Once is happenstance, twice is a coincidence... I just patched my inner tube, rode the bike a bit, parked it in the sun, and about an hour later --BOOM! the tube exploded tearing a 4" gash near the valve (not near the patch.) This is the second time the exact thing happened. Both times rear, both times after repairing tube. I don't know how old the tubes were, but the second one seems pretty new and the rubber is still very pliable. I tend to overinflate since the roads near me are full of hazards. This time I did not take too much care in seating the tube, but the first time i was very careful and slightly inflated, massaged the tire to make sure there were no folds or twists, and then deflated and inflated. I use a hand pump, and really don't know the pressure but I assume the tire would take any stress from high pressure, and the tube would just be sandwiched in there so high pressure would be no problem. Today was not hot (about 22C), but the sun was on the bike.
OK, here's the twist -- not sure if it matters. The tires are 16x1 3/8 BE, that is an old Japanese standard used on old commercial bikes. (believe it or not, it is my daily ride and I take the beast into the mountains (no gears) 2 or 3 times a week.) The tires have ears that go under the tube and overlap protecting the tube from the spoke ends. They are a pain to change, and although you can not see the tube as you seat the tire, you have to check the tire to make sure the ears are straight and not folded and the tube is not pinched, so this system should not make the tube explode in itself.
Question -- anyone ever have tubes explode in the sun? Any idea what could cause this? Anyone know what happens if the tube is folded funny in tire -- can it form a bubble that is under too much stress? Is there something I can do to prevent this happening a third time? (three times, it's enemy action.)
Update -- (1) I buy the tubes on the net and don't think the stock is old. These delivery bikes were very common in Japan so they are still selling the tubes but not so much locally. (2) no rim strips - the tire becomes the rim strip i will try to attach photo of a tire below. (3) I don't assume the tire will take any pressure, but I assume the tube, when constrained inside the tire will. (4) http://www.raleigh.jp/InfoFAQ/060701_wheel-adv.htm shows a cutaway of the tire system on at the bottom of the page on the right (with "B/E" above the drawing.) (sorry about the Japanese.) You can see the tire is about as thick under the tube as it is on the tread. That is the "ears" i mention above. This also makes it very hard for tire to come off rim, as the pressure of the tube is forcing the bead into the groove. I think D.R Hicks' comment may be a clue, but I can't see how tire could unseat with this system. I did not see it happen, but afterward the tire was slightly unseated at the spot of the gash, but when the pressure is gone it is hard to tell with this system. Again, the pressure hold everything in place. (5) the gash (both times) was at about the 4:00, with the valve stem at 6:00 position.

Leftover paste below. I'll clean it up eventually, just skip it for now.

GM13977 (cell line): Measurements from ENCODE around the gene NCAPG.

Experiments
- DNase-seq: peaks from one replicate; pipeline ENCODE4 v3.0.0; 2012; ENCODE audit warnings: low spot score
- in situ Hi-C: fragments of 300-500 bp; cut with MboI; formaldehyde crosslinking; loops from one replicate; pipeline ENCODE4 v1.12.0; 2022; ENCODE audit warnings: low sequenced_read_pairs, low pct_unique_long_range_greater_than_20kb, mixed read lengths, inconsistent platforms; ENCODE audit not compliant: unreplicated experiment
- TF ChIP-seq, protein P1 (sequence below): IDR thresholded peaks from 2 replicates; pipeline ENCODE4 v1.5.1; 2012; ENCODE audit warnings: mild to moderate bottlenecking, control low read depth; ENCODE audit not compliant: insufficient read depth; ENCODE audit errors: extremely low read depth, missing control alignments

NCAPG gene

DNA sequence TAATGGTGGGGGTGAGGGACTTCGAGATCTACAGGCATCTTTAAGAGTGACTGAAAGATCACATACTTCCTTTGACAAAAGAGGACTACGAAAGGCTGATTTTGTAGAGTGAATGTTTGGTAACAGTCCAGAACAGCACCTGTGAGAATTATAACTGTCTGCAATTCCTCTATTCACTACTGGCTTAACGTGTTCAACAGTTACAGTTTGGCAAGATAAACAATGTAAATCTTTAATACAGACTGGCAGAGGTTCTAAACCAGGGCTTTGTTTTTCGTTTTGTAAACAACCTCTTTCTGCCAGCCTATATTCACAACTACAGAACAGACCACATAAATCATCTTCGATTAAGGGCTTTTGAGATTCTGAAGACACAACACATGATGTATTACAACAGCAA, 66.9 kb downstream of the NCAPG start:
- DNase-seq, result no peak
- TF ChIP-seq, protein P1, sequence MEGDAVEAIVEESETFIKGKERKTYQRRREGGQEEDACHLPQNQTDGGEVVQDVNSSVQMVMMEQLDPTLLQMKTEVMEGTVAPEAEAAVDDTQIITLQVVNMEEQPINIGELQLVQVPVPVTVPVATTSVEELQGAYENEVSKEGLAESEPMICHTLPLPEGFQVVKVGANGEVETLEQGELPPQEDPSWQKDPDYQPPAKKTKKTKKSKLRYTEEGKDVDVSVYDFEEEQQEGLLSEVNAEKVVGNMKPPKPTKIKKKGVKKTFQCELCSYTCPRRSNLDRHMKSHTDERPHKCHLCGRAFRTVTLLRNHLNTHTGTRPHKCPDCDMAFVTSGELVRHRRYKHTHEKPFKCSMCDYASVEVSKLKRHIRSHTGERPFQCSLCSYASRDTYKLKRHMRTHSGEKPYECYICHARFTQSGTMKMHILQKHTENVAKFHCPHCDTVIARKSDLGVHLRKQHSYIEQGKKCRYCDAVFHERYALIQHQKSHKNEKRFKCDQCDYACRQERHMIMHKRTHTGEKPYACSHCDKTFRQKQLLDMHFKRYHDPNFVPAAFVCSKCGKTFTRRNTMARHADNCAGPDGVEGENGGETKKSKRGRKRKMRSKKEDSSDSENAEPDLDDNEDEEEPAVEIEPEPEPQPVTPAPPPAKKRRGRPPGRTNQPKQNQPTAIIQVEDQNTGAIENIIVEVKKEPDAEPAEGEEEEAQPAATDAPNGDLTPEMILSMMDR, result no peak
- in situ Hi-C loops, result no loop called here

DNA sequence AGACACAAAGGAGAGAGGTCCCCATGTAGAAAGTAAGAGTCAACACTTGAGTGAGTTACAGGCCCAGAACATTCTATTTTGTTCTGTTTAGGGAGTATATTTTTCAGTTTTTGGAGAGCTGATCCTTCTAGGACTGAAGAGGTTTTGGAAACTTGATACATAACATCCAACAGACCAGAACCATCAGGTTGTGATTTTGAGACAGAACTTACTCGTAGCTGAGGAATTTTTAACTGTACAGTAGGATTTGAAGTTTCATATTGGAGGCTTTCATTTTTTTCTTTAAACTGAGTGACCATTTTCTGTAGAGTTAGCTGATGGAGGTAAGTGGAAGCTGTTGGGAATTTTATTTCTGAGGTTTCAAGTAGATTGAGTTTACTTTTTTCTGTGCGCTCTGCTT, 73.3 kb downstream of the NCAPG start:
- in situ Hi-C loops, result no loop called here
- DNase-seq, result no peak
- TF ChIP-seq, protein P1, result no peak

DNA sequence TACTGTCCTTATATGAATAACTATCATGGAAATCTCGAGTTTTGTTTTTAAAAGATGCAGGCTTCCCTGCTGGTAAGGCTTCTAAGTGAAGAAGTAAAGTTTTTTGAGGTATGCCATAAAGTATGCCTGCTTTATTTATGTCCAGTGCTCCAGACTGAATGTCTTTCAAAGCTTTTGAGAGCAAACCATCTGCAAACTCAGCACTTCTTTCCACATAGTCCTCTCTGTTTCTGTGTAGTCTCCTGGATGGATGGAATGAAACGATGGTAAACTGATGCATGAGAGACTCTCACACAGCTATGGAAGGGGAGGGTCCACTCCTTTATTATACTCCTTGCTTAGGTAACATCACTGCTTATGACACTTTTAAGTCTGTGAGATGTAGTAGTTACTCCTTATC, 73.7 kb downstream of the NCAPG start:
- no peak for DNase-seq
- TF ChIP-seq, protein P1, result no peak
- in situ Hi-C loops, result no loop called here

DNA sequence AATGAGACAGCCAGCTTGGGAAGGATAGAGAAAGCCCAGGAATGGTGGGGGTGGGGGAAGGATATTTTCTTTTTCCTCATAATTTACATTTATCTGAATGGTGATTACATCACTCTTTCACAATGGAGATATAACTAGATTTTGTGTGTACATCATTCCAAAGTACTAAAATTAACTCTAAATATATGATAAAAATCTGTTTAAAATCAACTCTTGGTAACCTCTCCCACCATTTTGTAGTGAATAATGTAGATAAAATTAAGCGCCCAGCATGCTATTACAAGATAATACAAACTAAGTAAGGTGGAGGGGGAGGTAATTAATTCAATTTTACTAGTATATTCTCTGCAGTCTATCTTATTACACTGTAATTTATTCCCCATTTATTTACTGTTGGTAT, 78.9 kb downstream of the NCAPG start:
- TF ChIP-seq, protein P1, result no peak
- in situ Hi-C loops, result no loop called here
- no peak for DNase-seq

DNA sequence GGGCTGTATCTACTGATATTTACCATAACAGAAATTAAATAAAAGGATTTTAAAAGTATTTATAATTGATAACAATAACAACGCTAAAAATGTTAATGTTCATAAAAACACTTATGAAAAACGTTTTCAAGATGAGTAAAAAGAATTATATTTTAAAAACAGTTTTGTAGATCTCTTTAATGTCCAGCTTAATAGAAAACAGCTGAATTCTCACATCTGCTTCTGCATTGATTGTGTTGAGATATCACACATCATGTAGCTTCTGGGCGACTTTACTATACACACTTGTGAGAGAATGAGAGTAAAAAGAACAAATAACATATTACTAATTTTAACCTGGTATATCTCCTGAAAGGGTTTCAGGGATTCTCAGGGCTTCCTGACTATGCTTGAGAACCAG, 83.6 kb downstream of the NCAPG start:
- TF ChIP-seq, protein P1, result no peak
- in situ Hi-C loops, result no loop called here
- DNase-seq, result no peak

Update 2 -- here is a photo of a typical B/E tire. (Sorry I can not post photos yet.) http://urekko-cycle.shop-pro.jp/?pid=15948577 The white parts go under the tube. They are white (i think) so you can tell that they are not folded during assembly - this is not a white wall tire. To assemble, you have to put one side on, make sure the ear is laying flat and goes all the way under the tube from bead to bead, then insert the tube and do the same for the other side making sure tube is not poking through. when assembled the white is completely under the tube. You also have to notch the ears for the valve stem to poke through before you use. They used to sell a special tool, but I use an exacto.
Update 3 -- Sorry if i am being wordy. These tires/rims were very common in Japan until about 10 years ago. Almost all delivery bikes used this system and many of the bikes are still out there. My guess is that they used this type of rim from the 60's until around 2000 on most delivery bikes, and some high end mama-chari's.
Update - Final answer -- I think @Daniel and @mattnz are correct and the tire must be coming off the rim. I initially discounted this, since the B/E system makes it seem impossible, but now I am convinced this is the case.
The tire is slipping off the rim at the valve stem because the ears have the notch for the stem and this is a weak point. My guess is that the sun is making the rubber soft and more pliable and the top ear is able to slip past the tube and bottom ear to unseat the bead. This seems unlikely, as the tube pressure is holding the three pieces together, but it is the only possibility.
I researched in Japanese about B/E blowouts, but could not find anything. This is why I initially thought the tube was pinched or folded somehow and in that case it would be potentially a problem for any tire, but now I think the problem is unique to B/E rims.
The solution I will try, is to clean off the rubber and rim really well so that the four layers (rim, ear, ear, tube) all grip when under pressure. This is the opposite of what I planned to do before the discussion, as I thought some talc might help a tube kink straighten out. I may even put a dab of rubber cement between the ears near the valve stem.
Many thanks for the Help